“Great leaders are made not born…” Vince Lombardi
Even though great leaders are made, most people receive little or no leadership training. It’s no wonder that talented people often become “lone wolves” or “expeditors” instead of effective, inspiring leaders. Neither lone wolves, nor expeditors are bad people. Some may call them emotionally unintelligent. But, even that is unfair. Rather, in a vacuum and without any kind of mentoring or coaching, they resort to coping mechanisms to combat stress and deflect an overabundance of opportunities. Let’s examine what lone wolves and expeditors are like and how these coping mechanism affect them and their organizations.
Scenario One: The Lone Wolf
Vince Lombardi also said that great leaders are made by hard effort. Lone wolves recognize this and often become addicted to hard work. They juggle too many things, and come to believe that too much is riding on their specific efforts to pass anything off. They may overwork themselves and let others off the hook or expect them to put in just as much time as they do – sometimes with little guidance.
Lone wolves usually do not intend to operate in this fashion. They can be brilliant, skilled and often succeed just enough to keep things afloat. They also tend to inspire other managers to operate like lone wolves as well – which can create tremendous amounts of stress and anxiety. They jeopardize their own health and happiness by isolating themselves. And, they unwittingly risk the health and happiness of those around them – as well as the stability of their organizations. They have too little time to build leadership within their ranks. Staff turnover occurs because people are unchallenged and become bored or they are unable and unwilling to match the heroic efforts displayed by their manager or executive leader. And, when the lone wolf inevitably crashes, the organization is not set up to succeed without them.
Scenario Two: The Expeditor
Some people are natural “expeditors.” They hire well and pass nearly everything off. Some are skilled delegators, while others are pretenders, who may not really know the work and are just trying to stay one step ahead of their staff. They are convinced that good managers are overseers, and expect the people they supervise to do all the work. But often this is unintentional. Rarely do true leaders aspire to be expeditors. In some people, it’s a way of avoiding work they’re unfamiliar with and in others, it can be the coping technique of burnt out, former lone wolves. A lone wolf can learn to delegate without being a team player, without setting others up for success and without making them accountable. They may have a clear vision of the end product, but have no idea how to get there and they leave it all up to their supervisees to figure it out.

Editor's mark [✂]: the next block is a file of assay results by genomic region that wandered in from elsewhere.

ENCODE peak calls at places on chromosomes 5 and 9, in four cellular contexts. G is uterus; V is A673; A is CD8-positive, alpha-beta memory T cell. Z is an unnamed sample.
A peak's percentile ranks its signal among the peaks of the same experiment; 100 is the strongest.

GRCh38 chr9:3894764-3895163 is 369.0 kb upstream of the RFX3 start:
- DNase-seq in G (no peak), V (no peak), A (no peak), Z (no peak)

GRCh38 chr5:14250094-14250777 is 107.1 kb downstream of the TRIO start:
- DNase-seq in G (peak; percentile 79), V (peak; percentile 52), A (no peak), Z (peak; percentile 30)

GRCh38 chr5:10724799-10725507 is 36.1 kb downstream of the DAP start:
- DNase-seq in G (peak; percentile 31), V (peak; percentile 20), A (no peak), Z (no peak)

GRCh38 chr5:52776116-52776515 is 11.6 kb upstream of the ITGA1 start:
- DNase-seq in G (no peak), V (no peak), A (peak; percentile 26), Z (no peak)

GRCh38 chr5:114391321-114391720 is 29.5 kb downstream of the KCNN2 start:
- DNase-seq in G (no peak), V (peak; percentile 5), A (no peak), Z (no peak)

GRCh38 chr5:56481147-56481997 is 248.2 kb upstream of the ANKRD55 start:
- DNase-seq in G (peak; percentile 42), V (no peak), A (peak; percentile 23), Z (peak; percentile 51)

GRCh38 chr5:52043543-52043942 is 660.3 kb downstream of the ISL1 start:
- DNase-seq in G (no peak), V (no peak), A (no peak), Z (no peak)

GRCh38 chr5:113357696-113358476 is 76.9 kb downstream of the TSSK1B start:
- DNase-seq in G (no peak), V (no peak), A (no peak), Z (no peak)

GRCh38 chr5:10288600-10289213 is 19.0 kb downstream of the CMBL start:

Expeditors manage stress by delegating most projects and nearly every task to others so that they can move on to the next thing on their conveyor belts. Victims of their own success, they either become masters of deflection, insisting that something must come off of their plates (and those of their staff) before any new ideas ever can be considered. Or they say yes to almost every opportunity that comes along, filling the plates of others with ill-defined projects that have not been thoughtfully vetted. With experience under their belts, they no longer feel the need to get their hands dirty, or, at best, they cherry-pick the few things they like and feel most successful at.
If they sink their heels in and refuse to even look at anything new, the organization plateaus and stakeholders (donors, investors, partners, board members) become bored and find new shiny balls to play with. Fundraising efforts start to fall flat. Programs do not evolve and instead achieve lackluster results or seem to drop off out of the blue.
Expeditors who see keeping the plates spinning as their top goal, often lose touch with how things are done. And, when staff members quit, plates fall and break because leaders are out of touch. They throw money at filling gaps immediately, hiring the first available candidate without working to find team players who are a good fit or are committed to the cause. They look for experience and experience only – to keep that plate in the air.